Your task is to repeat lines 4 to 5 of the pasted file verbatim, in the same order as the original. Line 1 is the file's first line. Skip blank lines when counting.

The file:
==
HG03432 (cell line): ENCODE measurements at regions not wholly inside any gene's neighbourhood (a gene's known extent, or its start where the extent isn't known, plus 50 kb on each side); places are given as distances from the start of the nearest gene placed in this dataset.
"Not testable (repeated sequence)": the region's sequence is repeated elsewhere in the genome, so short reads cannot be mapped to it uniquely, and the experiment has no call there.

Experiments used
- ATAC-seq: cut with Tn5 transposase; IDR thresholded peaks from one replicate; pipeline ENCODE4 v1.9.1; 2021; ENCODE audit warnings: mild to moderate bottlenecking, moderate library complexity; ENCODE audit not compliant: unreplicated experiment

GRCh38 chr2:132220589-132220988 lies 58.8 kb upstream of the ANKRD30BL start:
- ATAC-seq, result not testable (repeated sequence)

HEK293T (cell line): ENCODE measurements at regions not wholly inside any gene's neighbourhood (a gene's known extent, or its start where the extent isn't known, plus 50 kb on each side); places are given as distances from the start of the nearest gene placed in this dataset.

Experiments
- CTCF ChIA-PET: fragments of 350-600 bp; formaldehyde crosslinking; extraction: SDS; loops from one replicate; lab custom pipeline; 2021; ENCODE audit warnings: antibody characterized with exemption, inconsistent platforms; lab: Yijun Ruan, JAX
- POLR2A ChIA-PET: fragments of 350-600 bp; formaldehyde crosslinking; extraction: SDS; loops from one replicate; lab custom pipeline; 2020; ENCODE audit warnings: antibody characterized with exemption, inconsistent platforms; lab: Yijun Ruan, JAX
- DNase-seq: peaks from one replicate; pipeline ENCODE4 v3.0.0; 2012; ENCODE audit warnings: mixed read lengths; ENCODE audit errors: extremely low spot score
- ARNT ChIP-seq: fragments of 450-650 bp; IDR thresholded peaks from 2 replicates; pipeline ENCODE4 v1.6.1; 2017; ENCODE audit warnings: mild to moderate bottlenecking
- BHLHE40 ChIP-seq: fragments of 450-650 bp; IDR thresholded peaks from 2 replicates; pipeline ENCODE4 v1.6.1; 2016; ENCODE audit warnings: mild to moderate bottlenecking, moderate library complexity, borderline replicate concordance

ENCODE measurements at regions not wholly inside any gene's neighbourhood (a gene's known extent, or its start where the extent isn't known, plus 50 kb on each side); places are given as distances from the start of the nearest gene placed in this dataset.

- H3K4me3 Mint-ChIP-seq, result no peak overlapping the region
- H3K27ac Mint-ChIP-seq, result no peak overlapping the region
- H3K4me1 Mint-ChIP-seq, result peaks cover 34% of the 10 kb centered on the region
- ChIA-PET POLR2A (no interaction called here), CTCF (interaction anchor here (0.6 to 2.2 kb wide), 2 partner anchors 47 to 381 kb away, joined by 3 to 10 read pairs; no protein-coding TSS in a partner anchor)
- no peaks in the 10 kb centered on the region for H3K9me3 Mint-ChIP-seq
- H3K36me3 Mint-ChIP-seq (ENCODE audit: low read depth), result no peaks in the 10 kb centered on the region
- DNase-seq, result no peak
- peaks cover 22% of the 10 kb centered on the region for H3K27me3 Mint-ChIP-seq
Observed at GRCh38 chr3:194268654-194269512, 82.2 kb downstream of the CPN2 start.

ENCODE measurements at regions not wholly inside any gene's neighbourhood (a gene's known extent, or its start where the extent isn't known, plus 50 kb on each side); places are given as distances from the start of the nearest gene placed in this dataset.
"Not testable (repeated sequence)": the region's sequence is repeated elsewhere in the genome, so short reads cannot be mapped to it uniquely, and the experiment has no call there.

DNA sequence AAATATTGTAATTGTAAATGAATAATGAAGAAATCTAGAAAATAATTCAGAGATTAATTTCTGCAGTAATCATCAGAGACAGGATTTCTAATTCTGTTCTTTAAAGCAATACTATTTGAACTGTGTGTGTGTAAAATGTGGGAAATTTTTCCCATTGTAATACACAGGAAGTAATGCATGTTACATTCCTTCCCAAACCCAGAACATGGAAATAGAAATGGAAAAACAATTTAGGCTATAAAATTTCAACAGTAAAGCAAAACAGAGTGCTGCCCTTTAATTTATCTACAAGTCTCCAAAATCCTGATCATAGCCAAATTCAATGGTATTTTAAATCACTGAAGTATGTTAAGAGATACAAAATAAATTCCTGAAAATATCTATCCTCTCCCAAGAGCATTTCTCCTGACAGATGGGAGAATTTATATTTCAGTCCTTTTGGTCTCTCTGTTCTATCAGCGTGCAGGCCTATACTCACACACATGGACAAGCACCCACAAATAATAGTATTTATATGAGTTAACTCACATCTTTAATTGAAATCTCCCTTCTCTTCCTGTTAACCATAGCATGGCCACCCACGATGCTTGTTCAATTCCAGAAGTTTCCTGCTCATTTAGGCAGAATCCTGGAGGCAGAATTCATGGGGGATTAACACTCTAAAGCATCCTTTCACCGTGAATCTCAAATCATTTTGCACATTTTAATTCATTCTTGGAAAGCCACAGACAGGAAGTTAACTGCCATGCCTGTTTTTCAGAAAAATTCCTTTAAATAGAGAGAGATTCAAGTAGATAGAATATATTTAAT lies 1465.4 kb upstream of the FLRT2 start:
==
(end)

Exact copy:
- ATAC-seq: cut with Tn5 transposase; IDR thresholded peaks from one replicate; pipeline ENCODE4 v1.9.1; 2021; ENCODE audit warnings: mild to moderate bottlenecking, moderate library complexity; ENCODE audit not compliant: unreplicated experiment

GRCh38 chr2:132220589-132220988 lies 58.8 kb upstream of the ANKRD30BL start: